Employee stock ownership plans, commonly referred to as an ESOP, offer a range of benefits for sponsor companies in addition to its owners and employees. As a qualified employee benefit plan, an ESOP is designed to provide retirement benefits to employees similar to that of a 401(k) plan. However, unlike a 401(k) plan — where contributions are used to invest in a variety of outside stocks, bonds and mutual funds — an ESOP invests in the stock of its employer. As a result, employees become owners of their company, participating directly in its growth and success.
Previously, we looked at the compelling tax advantages of an employee stock ownership plan, including:
What effect, if any, does the recent Trump tax reform have on these benefits? In short, the Trump tax reform package (Tax Cuts and Jobs Act) signed into law in December of 2017 made no direct changes to these rules.
So, what has changed?
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In this article, we examine certain significant provisions under the Tax Cuts and Jobs Act and their impacts on ESOP-owned companies including:
The most notable change to the tax code was the reduction of corporate income taxes from 35% to 21% of earnings. Like any other company, lower taxes means more after-tax profit and an increase in a company’s stock value.
The most notable change to the tax code was the reduction of corporate income taxes from 35% to 21% of earnings.
For an ESOP-owned company with repurchase obligations (the obligation of the company to buy back shares of exiting employees), a higher appraisal means a higher buyback value and the need for greater cash reserves on hand. This could prove problematic for a company with minimal cash reserves and modest cash flow.
In these instances, it is advisable that a repurchase study be performed to ensure there is sufficient cash on hand or appropriate reserves to meet projected repurchase obligations. For companies considering an ESOP, this change in tax rate may have owners rethinking the value of an ESOP in light of the overall reduction in corporate taxes.
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However, ESOPs still offer significant tax advantages. This is especially true for business owners with C-corps looking to sell to an ESOP and take deferral under section 1042 of the Internal Revenue Code, which is addressed below.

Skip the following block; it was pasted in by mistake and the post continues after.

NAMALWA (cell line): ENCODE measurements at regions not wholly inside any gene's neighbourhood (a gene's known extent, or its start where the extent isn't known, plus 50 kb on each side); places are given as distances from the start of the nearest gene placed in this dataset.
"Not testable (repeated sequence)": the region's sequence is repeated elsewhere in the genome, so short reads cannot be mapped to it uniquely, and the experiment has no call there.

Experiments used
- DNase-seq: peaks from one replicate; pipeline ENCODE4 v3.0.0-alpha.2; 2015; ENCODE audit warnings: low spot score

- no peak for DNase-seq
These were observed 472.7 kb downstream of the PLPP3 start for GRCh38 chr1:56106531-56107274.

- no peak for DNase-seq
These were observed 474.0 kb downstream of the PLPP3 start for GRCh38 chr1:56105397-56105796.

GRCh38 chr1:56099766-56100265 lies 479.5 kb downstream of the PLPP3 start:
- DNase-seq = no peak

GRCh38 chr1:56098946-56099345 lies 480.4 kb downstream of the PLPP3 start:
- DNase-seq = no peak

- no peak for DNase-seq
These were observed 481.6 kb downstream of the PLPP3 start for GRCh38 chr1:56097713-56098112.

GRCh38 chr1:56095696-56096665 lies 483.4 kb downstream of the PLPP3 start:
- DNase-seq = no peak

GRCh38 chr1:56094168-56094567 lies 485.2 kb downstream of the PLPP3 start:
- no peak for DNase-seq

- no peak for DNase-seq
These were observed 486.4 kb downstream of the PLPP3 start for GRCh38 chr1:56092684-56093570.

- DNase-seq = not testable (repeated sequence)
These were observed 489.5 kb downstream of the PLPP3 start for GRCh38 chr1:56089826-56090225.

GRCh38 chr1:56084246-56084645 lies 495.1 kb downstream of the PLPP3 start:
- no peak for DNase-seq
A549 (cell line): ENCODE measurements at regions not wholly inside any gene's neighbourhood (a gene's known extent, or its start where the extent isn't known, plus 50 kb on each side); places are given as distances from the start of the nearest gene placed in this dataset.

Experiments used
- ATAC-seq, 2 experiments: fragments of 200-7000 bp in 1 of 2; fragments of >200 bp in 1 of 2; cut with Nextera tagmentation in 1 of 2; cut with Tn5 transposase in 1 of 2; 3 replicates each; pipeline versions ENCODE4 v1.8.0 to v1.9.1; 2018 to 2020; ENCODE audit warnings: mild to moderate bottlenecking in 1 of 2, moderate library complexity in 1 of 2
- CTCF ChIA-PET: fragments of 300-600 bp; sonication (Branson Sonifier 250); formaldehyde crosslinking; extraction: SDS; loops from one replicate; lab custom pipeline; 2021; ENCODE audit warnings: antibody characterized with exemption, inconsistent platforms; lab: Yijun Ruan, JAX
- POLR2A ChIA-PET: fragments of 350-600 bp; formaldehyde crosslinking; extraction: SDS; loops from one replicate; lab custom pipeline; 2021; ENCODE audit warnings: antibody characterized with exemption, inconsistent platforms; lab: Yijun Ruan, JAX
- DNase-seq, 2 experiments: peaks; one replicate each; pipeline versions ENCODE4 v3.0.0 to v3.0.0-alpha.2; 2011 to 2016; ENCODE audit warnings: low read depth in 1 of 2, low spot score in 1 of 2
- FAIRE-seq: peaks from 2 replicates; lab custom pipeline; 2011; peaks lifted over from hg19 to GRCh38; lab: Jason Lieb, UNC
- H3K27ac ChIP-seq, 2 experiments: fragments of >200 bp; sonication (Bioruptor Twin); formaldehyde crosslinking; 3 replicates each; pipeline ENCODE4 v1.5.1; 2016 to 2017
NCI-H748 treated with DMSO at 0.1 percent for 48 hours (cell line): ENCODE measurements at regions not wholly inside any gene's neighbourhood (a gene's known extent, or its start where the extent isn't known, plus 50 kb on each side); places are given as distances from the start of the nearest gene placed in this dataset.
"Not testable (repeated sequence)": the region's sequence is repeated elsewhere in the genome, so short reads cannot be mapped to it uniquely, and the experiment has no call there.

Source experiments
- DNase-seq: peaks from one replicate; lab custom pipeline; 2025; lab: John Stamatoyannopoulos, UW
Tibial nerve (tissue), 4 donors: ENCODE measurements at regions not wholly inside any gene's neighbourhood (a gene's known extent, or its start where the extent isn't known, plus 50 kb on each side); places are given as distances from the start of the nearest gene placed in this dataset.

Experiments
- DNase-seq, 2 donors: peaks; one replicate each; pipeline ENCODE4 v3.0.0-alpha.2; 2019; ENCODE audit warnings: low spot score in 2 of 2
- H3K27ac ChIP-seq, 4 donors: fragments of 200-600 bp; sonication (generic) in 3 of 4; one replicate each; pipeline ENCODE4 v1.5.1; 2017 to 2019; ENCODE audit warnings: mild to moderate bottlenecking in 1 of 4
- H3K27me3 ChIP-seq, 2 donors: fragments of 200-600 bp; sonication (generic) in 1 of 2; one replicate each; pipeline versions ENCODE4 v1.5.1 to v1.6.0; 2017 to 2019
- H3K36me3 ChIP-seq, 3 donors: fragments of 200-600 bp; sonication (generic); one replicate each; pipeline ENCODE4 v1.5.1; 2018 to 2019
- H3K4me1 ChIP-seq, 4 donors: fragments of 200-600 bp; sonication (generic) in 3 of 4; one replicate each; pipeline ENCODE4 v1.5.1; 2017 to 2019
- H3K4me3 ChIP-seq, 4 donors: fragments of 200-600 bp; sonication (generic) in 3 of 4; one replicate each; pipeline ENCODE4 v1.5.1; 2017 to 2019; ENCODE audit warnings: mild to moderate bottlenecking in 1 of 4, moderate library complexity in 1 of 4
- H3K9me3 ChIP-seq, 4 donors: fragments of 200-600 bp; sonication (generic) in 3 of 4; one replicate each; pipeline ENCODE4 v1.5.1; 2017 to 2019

Prior to the Trump tax reform, there was no limit on the deduction from gross income for state and local income taxes. Today, the law caps this deduction at $10,000. As a result, business owners looking to sell are likely to pay higher taxes on their sale proceeds. This is especially true for filers in California, New York, New Jersey, Illinois, Texas and Pennsylvania which are among the states that impose the highest income tax rates.
Owners of C-corporations looking to sell all or a portion of the business can, in the case of a sale to an ESOP, utilize section 1042 of the Internal Revenue Code and defer paying taxes on their sale proceeds for a potentially indefinite period of time. Under section 1042 of the Internal Revenue Code, a seller who uses all or a portion of their sale proceeds to purchase qualified replacement property (floating rate notes or stock or bonds of domestic operating companies) within twelve (12) months from the date of the sale does not pay taxes on such amounts.
Owners of C-corporations looking to sell all or a portion of the business can…defer paying taxes on their sale proceeds for a potentially indefinite period of time.
Similar to a section 1031 real property exchange, the purchase of qualified replacement property effectively treats that portion of sale proceeds as an asset exchange as opposed to a recognition of taxable income. Provided a seller holds the qualified replacement property until death, taxation is avoided completely as the property will be transferred to the seller’s heirs with a stepped-up tax basis. By investing in a qualified replacement property the seller can avoid all capital gains on the original sale of the stock.
Sellers can leverage their qualified replacement property to extract liquidity without triggering a tax recognition event. In certain circumstances, institutional lenders will allow a seller to borrow up to 90% of the current market value of such collateral, and borrowed funds can be used freely. With the increase in taxes as a result of deduction caps, a sale to an ESOP and subsequent section 1042 exchange means the potential for even greater tax savings.
The TCJA initially limits interest deductions to 30% of a company’s EBITDA (earnings before interest, taxes, depreciation, and amortization) and, beginning in 2022, such deduction will be based upon EBIT (earnings before interest and taxes). For highly leveraged ESOP sponsors with a large amount of debt, this may mean higher taxes. Depending on whether cash flow is significantly impacted, it may be prudent for plan sponsors to consider restructuring existing debt arrangements. Note, however, that this change remains irrelevant for 100% ESOP owned S corporations as these companies do not pay tax.
With the help of experienced advisors, plan sponsors and business owners can successfully navigate the new tax reform to continue to utilize ESOPs as effective tax savings vehicles.
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Shannon R. Weiss is an associate at Vedder Price and a member of the Finance & Transactions group in the firm’s Los Angeles office. Ms. Weiss represents sellers, buyers, investors, and private equity and venture capital funds in purchases and divestitures, restructurings and joint ventures. She regularly counsels ESOP-owned corporations with respect to recapitalizations, acquisitions,…
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